Like most dog owners, you probably wish to train your pet yourself without spending money on expensive obedience classes. Well, guess what? You can. There are several ways you can train your dog by yourself, and we’re going to show you how. Follow these simple steps, and you’ll be on your way to a better-behaved pet.
Decide What You Want to Train Your Dog to Do
This will help you determine which methods to use and what kind of commitment you’ll need. For example, if you want your dog to stop barking excessively, you won’t need to put in as much time as you would if you were teaching your dog tricks or obedience commands.
At the same time, be realistic about what you can accomplish independently. Training a dog is time-consuming, so if you’re working full-time and taking care of other obligations, changing your dog’s behavior by yourself may not be feasible. In that case, consider enlisting the help of a professional trainer or behaviorist.
Pick a Training Method
You can train your dog in many different ways, so choosing a method that will work best for you and your pet is crucial. If you’re not sure where to start, here are a few popular methods:
- Positive reinforcement: This is the most common type of dog training, and it involves rewarding your pet for desired behaviors. For example, if you want your dog to sit, you give a treat every time it sits on command.
- Negative reinforcement involves punishing your dog for unwanted behaviors. For example, if your dog jumps on you, you spray with water or say “no” in a stern voice.
- Operant conditioning uses a system of rewards and punishments to shape your dog’s behavior.
Whatever method you choose, be consistent with it, and praise your dog when he exhibits the desired behavior. Dogs respond best to positive reinforcement, so focus on rewarding good behavior rather than punishing bad behavior.
Invest in Dog Training Collars and Leashes
Buying the necessary pet training gear is something you should do before you start training your dog. This includes a collar, leash, and perhaps even a crate. Dog Training Collars are available in various styles, including prong or spike collars, choke chains, remote-controlled electric shock collars, and citronella spray collars. The type of collars you choose will likely depend on your dog’s personality and the behaviors you’re trying to address. For example, prong or spike collars are often used for dogs who pull on the leash since they provide a gentle but effective way to correct the behavior.
On the other hand, Choke chains should only be used by experienced dog trainers since they can be misused and cause injury. Regarding leashes, you’ll also have a few different options. The most common type is a standard 6-foot leash, but you may also want to consider a retractable leash, which can be helpful if you’re dealing with a dog who likes to wander.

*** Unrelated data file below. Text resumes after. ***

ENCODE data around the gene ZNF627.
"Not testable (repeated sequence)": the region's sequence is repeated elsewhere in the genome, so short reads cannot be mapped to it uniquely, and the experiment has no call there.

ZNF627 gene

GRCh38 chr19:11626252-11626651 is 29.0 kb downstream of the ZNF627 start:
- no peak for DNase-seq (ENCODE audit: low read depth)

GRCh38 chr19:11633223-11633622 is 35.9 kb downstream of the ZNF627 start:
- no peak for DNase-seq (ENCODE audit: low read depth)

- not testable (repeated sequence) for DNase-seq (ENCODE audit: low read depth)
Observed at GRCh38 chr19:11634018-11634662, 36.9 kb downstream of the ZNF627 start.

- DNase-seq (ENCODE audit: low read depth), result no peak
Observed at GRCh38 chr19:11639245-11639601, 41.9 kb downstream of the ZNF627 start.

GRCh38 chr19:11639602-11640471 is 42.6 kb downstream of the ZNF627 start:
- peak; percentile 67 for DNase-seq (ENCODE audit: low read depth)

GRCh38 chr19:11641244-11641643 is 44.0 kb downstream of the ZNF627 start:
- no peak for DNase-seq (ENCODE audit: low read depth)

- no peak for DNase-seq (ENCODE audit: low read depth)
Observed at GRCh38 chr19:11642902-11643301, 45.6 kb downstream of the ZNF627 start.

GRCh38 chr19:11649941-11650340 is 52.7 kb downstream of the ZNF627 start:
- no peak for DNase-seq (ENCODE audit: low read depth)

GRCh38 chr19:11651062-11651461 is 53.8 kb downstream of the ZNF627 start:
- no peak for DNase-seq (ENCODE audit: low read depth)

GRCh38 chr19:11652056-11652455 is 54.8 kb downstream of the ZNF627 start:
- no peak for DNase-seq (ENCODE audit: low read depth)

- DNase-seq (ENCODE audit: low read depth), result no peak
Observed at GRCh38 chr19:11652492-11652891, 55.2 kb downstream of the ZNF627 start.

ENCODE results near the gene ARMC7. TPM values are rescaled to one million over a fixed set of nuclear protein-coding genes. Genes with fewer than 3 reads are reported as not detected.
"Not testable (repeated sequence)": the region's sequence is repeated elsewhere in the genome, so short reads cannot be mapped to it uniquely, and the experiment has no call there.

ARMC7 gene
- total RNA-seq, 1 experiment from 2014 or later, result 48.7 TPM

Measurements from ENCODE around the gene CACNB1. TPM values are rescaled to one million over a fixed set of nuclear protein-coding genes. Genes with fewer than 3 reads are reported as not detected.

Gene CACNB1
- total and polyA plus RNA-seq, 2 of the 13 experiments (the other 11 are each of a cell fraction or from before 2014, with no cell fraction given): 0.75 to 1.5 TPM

Create a Training Plan
Start by setting aside a few minutes each day for training, and gradually increase the time as you and your pet get more comfortable with the process. It’s also important to be consistent with your commands and rewards.
For example, if you’re teaching your dog to sit, always use the same word or phrase, such as “sit” or “sitting,” and give him a treat every time he does it. This will help him understand what you’re asking him to do and associate the desired behavior with a positive reward.
Finally, don’t get discouraged if your dog doesn’t seem to be progressing as quickly as you’d like. Training takes time and patience, so keep at it; eventually, you’ll see results.
Enlist the Help of a Friend or Family Member
This can be helpful in several ways, such as giving you a break when you need it or providing another set of eyes to help you spot when your dog is exhibiting the desired behavior.
If you don’t have anyone to help you, consider hiring a professional trainer or behaviorist. This may be especially helpful if you’re dealing with a more serious behavior issue, such as aggression or separation anxiety.
To make their engagement with the pet seamless, ensure that the pet is comfortable with whoever you bring to assist with training. An excellent way to do this is to have the helper play with the pet before starting any training sessions. This will help the pet associate the helper with positive experiences, making it more likely that he’ll respond well to training.
Practice and Generalize the Behavior
Once you’ve taught your dog the desired behavior, it’s essential to practice it often so that he can generalize it to different people, places, and situations. For example, if you’ve taught your dog to sit, practice it in different rooms of your house, around different people, and in different outdoor locations.
This will help him understand that the behavior is expected of him no matter where he is or who he’s with. Be sure to also practice behaviors that are opposites of the ones you want your dog to exhibit. For example, if you’re teaching your dog not to jump on people, practice having him sit or lie down when someone approaches. This will help him understand that the desired behavior is to remain calm and not jump up.
Training takes time and patience, so keep going even if your dog isn’t progressing as quickly as you’d like. Just keep at it, and eventually, you’ll see results. If you need help, consider enlisting the assistance of a friend or family member or hiring a professional trainer or behaviorist.
Remember, even if your dog never masters all the behaviors you want, he can still be a loving and loyal companion. Just enjoy the time you spend with him and appreciate his progress, no matter how small.
There’s a lot to consider when choosing the right dog training gear. But don’t worry, you don’t have to do it all at once. Just start with the basics and build from there. Remember to trust the process and be patient.